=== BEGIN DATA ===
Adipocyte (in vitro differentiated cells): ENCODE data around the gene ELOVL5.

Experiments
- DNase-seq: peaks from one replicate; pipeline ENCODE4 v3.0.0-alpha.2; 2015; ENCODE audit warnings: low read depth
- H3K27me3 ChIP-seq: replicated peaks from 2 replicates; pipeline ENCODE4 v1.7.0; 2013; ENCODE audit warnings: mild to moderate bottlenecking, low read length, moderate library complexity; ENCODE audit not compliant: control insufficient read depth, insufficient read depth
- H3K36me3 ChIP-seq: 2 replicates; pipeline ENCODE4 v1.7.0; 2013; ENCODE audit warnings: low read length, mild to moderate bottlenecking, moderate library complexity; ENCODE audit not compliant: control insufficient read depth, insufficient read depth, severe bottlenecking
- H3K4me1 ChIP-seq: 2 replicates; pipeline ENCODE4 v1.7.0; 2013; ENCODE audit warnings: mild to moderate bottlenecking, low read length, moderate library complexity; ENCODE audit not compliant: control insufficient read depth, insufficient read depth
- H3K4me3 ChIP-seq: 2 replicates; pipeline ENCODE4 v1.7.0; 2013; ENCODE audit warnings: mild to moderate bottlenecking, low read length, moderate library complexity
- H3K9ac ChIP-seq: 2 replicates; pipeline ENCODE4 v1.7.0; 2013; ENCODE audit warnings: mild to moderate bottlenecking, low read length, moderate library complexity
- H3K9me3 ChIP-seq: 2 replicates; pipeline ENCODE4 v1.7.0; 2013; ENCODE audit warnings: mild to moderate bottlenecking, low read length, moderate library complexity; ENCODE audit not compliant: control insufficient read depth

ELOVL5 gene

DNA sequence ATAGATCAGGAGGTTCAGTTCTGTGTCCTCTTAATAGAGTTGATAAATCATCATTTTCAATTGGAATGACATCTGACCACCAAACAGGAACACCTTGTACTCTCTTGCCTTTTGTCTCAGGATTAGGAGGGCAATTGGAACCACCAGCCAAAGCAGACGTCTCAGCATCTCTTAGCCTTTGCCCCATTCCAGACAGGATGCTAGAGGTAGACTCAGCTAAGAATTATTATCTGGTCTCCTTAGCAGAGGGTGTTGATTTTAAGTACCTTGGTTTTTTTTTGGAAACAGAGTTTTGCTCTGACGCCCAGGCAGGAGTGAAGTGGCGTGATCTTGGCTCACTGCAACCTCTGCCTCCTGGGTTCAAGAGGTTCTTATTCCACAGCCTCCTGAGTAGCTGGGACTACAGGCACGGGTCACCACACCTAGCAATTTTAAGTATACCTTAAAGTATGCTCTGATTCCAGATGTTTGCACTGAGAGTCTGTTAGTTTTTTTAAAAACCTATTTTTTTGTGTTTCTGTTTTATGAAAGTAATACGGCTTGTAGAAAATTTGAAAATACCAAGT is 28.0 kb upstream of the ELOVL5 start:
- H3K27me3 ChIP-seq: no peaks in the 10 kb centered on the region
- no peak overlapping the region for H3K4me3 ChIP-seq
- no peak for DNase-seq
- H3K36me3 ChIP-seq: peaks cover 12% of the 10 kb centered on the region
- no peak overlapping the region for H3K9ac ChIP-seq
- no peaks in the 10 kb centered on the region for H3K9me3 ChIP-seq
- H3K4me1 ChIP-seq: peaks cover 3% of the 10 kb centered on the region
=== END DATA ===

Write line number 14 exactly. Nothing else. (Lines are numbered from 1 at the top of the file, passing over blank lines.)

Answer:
- no peak for DNase-seq